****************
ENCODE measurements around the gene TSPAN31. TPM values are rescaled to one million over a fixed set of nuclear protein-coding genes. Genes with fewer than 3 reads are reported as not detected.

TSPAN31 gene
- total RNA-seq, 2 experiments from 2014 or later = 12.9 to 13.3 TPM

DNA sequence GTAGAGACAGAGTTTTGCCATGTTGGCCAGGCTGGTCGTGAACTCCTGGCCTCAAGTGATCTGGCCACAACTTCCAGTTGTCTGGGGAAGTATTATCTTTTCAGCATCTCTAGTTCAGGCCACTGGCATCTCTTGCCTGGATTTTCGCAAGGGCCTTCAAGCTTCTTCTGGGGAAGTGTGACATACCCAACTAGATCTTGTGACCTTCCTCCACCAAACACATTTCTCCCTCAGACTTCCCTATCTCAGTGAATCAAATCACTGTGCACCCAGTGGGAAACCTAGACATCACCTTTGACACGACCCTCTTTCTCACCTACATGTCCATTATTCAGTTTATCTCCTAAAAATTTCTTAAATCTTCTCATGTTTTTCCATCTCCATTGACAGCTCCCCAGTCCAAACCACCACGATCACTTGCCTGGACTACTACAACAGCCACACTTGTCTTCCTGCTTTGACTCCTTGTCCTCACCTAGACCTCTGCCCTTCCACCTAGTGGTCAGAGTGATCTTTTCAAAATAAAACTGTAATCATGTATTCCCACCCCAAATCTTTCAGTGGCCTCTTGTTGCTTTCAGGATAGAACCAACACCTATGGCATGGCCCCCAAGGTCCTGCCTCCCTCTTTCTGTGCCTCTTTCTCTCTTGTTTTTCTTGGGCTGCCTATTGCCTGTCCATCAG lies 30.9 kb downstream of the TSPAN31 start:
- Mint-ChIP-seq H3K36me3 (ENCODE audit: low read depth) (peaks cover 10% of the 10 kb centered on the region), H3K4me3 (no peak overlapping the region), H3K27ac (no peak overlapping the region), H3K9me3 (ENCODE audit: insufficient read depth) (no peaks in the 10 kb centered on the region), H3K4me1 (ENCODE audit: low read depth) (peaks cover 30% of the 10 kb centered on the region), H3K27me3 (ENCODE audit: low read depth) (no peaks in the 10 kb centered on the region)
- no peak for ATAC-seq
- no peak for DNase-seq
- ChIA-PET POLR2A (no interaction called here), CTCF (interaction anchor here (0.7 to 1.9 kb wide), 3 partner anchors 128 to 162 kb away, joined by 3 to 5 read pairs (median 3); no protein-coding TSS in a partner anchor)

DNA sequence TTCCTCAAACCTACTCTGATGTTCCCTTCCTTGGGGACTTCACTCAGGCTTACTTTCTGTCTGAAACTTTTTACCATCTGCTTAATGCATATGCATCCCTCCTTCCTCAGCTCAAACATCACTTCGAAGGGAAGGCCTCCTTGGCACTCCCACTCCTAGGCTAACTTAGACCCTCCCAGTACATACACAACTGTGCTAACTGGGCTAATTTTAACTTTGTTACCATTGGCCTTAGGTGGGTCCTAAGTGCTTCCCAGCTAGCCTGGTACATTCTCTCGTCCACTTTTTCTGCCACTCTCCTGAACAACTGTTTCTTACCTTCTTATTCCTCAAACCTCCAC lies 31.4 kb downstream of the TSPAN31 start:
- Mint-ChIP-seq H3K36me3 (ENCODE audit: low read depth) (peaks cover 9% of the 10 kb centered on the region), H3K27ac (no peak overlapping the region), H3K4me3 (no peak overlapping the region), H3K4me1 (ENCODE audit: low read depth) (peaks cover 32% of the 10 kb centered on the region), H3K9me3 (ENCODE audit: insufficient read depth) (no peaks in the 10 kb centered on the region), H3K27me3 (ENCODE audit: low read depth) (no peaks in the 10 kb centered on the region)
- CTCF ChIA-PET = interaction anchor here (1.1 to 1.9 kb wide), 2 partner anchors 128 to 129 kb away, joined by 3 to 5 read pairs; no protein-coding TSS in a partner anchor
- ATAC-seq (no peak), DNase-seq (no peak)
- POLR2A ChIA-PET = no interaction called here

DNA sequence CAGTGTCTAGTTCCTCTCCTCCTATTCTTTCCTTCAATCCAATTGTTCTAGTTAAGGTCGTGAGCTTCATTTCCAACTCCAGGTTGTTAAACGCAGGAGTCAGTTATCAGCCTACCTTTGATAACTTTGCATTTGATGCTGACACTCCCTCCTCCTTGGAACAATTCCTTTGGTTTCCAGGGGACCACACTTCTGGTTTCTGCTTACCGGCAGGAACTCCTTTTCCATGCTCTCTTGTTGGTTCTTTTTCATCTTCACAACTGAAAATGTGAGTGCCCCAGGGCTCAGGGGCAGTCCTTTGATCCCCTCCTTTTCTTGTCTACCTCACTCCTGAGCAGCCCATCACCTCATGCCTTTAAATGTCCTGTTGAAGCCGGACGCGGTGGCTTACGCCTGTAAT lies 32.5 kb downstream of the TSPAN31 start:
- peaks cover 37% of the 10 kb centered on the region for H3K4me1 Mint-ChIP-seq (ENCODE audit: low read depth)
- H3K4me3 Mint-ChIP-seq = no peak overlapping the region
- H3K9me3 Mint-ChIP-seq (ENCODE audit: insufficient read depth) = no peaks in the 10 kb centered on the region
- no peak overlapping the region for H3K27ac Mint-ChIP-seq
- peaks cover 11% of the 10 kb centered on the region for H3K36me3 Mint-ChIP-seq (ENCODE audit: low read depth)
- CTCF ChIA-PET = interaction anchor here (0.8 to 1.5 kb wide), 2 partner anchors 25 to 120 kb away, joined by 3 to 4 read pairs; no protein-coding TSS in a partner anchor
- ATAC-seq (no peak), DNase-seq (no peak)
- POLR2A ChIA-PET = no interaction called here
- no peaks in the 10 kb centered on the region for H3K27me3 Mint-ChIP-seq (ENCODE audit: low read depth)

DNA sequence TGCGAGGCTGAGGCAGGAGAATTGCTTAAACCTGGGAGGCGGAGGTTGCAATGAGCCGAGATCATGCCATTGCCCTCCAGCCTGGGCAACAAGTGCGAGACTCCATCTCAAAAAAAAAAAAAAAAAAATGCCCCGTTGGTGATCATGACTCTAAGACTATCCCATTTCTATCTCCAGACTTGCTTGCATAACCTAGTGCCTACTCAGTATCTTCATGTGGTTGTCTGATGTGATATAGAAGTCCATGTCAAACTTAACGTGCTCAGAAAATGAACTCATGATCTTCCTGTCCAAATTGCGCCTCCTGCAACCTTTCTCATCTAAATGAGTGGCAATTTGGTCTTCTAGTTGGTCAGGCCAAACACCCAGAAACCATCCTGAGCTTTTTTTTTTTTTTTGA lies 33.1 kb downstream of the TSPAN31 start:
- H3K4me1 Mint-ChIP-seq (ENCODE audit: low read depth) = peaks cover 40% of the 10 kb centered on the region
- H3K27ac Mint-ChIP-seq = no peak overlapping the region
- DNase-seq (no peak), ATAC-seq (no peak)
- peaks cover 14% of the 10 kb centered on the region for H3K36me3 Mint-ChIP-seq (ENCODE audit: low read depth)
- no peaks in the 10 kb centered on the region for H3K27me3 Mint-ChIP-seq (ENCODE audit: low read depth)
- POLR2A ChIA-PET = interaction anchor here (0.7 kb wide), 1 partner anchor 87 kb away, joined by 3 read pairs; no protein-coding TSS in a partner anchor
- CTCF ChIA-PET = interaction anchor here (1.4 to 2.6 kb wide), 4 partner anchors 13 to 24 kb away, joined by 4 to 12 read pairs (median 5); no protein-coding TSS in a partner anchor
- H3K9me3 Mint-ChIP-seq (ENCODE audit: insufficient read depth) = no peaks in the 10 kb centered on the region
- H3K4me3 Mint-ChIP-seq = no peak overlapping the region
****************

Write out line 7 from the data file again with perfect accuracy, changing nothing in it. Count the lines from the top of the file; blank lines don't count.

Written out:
- no peak for DNase-seq